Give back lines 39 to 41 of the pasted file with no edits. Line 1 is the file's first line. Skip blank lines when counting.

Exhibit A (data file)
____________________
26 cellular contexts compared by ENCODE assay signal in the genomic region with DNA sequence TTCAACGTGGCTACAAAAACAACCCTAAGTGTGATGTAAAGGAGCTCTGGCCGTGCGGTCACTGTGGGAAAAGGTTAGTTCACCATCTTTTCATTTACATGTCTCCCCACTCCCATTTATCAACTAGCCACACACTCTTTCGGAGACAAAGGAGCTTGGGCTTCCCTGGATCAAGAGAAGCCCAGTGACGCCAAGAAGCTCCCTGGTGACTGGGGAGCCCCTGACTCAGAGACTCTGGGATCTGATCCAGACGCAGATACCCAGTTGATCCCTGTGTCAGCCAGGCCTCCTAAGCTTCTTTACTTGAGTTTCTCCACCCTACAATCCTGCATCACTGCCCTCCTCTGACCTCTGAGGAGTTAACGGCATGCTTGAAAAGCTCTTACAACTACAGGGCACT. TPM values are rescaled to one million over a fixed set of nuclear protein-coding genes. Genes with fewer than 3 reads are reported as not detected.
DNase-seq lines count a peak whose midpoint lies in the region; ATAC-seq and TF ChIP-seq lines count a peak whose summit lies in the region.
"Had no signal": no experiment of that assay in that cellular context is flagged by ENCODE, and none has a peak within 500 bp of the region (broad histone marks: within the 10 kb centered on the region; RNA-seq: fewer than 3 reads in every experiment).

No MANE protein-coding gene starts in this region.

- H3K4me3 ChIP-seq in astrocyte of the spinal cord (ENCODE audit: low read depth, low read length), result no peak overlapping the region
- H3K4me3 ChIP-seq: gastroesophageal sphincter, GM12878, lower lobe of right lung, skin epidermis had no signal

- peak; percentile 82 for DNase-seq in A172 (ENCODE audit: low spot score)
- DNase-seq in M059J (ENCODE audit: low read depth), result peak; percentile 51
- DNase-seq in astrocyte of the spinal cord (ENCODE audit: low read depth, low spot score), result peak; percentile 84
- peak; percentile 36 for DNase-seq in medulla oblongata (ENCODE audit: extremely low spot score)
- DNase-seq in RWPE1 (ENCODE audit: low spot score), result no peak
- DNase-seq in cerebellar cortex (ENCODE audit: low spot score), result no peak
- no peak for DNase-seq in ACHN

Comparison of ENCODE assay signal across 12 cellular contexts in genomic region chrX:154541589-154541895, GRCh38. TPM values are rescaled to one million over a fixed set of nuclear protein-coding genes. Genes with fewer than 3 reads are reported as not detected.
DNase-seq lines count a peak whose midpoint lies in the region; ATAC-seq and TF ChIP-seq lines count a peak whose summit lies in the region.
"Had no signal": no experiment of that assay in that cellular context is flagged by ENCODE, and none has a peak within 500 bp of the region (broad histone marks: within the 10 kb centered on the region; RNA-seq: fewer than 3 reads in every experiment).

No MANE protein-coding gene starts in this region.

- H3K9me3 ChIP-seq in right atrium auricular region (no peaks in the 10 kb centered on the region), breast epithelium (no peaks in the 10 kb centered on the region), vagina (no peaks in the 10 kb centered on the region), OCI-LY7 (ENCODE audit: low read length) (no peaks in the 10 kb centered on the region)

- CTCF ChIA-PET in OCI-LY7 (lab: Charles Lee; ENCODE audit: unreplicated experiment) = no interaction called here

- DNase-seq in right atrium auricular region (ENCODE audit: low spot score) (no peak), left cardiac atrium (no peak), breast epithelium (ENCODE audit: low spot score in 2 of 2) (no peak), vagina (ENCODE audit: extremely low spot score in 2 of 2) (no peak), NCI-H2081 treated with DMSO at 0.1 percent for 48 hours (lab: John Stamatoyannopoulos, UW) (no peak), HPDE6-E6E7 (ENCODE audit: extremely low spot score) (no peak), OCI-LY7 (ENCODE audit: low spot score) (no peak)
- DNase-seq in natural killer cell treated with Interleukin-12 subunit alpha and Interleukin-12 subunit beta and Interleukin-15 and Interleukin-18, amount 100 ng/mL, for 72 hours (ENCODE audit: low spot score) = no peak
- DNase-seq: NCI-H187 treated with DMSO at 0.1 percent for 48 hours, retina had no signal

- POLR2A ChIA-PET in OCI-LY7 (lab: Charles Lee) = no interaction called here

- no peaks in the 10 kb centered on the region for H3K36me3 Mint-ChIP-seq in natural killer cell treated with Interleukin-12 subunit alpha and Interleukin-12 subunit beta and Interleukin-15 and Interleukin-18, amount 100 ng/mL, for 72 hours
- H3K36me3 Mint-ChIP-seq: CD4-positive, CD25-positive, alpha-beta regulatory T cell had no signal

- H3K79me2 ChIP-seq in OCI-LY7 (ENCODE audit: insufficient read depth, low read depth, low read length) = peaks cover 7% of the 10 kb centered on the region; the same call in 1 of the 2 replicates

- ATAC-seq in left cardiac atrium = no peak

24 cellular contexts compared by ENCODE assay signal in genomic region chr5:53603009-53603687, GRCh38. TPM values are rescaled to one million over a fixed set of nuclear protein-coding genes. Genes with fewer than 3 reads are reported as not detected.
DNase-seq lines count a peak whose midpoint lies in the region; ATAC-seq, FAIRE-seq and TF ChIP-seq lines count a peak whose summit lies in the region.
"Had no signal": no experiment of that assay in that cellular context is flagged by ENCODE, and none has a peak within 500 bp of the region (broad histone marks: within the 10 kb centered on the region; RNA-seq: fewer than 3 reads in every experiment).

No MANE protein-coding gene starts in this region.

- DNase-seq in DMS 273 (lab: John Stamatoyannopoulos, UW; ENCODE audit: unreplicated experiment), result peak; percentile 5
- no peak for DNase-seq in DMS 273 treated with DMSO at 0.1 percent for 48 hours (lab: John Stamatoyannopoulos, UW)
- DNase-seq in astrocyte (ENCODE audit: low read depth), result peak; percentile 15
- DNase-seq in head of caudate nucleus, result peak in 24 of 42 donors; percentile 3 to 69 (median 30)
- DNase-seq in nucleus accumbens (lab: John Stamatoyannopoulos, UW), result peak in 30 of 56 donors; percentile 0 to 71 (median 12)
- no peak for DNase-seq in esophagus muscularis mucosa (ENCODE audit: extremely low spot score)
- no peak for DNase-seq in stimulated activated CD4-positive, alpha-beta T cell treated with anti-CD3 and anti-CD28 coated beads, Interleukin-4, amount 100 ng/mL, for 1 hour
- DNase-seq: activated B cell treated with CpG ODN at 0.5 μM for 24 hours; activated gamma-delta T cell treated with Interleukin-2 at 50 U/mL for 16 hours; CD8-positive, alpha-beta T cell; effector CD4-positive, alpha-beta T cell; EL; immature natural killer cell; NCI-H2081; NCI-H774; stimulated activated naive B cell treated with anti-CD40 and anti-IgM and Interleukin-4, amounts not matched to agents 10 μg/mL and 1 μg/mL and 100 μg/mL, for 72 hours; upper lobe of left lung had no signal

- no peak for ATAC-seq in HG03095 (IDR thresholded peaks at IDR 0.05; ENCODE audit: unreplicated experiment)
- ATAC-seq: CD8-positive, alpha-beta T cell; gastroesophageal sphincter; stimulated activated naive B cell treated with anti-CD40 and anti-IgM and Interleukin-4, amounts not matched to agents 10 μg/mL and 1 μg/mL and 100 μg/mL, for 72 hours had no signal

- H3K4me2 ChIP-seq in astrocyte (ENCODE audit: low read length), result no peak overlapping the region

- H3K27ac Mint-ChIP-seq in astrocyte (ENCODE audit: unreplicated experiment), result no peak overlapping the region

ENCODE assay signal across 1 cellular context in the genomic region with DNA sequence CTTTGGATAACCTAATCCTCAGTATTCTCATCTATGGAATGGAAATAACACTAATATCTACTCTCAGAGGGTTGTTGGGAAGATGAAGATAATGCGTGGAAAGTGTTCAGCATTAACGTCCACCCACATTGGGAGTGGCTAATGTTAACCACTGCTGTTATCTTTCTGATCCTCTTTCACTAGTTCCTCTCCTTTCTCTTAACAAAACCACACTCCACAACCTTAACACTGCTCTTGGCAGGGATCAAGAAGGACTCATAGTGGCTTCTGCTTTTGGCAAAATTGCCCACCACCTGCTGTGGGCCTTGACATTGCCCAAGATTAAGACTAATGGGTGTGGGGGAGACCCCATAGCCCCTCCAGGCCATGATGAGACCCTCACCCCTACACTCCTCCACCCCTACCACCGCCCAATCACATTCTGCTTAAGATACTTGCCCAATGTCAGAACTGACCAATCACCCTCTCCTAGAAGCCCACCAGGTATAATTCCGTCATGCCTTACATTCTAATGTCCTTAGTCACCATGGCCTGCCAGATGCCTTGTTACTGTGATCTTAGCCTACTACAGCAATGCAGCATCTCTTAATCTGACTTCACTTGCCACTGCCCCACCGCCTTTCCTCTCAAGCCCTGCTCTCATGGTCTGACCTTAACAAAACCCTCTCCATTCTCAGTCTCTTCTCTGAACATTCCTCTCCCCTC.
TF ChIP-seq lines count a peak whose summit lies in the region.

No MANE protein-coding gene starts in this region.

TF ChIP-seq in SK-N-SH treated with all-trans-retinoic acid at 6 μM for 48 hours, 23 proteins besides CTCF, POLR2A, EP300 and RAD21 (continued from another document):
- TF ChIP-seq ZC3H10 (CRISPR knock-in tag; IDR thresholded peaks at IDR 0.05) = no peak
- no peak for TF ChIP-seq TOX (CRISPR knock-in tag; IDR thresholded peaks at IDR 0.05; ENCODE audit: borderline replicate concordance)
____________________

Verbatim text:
- DNase-seq: activated B cell treated with CpG ODN at 0.5 μM for 24 hours; activated gamma-delta T cell treated with Interleukin-2 at 50 U/mL for 16 hours; CD8-positive, alpha-beta T cell; effector CD4-positive, alpha-beta T cell; EL; immature natural killer cell; NCI-H2081; NCI-H774; stimulated activated naive B cell treated with anti-CD40 and anti-IgM and Interleukin-4, amounts not matched to agents 10 μg/mL and 1 μg/mL and 100 μg/mL, for 72 hours; upper lobe of left lung had no signal

- no peak for ATAC-seq in HG03095 (IDR thresholded peaks at IDR 0.05; ENCODE audit: unreplicated experiment)
- ATAC-seq: CD8-positive, alpha-beta T cell; gastroesophageal sphincter; stimulated activated naive B cell treated with anti-CD40 and anti-IgM and Interleukin-4, amounts not matched to agents 10 μg/mL and 1 μg/mL and 100 μg/mL, for 72 hours had no signal